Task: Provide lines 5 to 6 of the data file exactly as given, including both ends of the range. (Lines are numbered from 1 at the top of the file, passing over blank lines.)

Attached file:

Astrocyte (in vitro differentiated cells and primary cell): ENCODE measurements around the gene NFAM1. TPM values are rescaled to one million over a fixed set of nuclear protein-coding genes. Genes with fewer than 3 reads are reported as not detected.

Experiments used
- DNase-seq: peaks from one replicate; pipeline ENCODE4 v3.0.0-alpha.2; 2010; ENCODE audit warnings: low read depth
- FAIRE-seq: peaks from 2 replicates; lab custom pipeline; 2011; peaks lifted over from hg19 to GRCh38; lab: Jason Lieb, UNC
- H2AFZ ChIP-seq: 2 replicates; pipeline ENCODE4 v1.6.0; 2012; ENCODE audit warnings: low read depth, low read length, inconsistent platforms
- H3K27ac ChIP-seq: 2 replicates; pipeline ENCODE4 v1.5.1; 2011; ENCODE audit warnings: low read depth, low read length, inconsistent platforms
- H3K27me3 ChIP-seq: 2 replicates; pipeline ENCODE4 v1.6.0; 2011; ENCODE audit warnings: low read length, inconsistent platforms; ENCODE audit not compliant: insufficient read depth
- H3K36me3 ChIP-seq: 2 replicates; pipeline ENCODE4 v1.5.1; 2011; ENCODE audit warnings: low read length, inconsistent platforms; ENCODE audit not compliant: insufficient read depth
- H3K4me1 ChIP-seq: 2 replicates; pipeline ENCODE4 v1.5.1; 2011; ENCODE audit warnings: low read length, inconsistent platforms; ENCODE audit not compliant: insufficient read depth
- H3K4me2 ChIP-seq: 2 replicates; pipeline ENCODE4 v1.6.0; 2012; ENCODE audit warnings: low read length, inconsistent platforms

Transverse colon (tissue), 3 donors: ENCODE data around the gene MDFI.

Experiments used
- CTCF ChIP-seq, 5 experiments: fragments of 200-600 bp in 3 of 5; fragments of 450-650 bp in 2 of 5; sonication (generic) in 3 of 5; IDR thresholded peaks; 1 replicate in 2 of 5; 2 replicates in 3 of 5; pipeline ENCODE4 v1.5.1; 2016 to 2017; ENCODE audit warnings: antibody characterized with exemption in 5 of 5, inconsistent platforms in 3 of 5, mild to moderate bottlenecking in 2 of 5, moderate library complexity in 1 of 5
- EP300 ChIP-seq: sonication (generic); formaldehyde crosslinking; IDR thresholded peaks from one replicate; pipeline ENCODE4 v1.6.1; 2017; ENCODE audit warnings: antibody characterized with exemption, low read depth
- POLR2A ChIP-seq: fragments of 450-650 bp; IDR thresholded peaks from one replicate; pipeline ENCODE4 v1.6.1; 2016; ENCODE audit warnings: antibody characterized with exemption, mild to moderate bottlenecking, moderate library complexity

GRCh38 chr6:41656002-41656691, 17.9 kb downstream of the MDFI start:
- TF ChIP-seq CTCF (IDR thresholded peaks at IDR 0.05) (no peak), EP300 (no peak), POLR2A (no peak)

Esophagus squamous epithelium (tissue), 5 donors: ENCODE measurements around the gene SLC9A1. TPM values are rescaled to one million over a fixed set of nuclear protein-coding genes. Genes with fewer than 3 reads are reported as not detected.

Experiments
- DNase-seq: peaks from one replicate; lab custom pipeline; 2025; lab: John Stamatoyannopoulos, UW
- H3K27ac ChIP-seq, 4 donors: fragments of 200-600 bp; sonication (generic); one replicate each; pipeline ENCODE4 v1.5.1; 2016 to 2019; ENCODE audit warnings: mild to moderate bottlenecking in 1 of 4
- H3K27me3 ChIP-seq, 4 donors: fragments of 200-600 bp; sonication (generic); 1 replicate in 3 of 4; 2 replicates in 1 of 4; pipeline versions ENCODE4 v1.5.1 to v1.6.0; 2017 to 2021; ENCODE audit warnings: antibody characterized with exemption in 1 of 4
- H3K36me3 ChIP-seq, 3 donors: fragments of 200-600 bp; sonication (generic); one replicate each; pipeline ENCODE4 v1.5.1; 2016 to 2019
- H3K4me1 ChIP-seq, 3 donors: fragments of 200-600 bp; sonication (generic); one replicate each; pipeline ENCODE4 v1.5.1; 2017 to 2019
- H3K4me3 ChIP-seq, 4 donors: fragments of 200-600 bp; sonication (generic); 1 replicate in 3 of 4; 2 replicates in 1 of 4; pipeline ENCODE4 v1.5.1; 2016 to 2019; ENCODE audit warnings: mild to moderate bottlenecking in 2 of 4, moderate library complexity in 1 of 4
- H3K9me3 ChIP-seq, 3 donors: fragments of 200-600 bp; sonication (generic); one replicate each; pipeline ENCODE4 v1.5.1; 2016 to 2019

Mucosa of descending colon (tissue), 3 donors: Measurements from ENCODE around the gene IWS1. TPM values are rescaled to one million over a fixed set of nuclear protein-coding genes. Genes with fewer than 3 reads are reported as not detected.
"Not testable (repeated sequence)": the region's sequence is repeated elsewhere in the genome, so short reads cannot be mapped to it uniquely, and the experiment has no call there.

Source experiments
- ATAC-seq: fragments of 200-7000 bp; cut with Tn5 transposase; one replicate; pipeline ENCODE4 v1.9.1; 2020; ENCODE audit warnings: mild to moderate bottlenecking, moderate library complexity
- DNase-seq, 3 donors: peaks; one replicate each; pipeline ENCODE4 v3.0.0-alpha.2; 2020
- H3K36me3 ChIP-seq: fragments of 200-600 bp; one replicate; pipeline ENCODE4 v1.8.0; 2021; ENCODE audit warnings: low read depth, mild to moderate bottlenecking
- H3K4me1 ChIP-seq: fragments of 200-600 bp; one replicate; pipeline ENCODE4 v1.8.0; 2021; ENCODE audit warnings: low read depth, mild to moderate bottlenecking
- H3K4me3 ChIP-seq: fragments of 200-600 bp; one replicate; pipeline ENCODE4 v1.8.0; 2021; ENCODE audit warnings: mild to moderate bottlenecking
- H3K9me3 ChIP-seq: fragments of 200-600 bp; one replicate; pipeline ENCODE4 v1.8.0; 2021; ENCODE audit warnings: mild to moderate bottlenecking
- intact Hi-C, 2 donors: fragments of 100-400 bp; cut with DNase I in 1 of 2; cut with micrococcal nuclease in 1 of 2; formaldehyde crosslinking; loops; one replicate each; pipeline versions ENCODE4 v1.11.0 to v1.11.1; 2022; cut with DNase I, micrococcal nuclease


- H2AFZ ChIP-seq: 2 replicates; pipeline ENCODE4 v1.6.0; 2012; ENCODE audit warnings: low read depth, low read length, inconsistent platforms
- H3K27ac ChIP-seq: 2 replicates; pipeline ENCODE4 v1.5.1; 2011; ENCODE audit warnings: low read depth, low read length, inconsistent platforms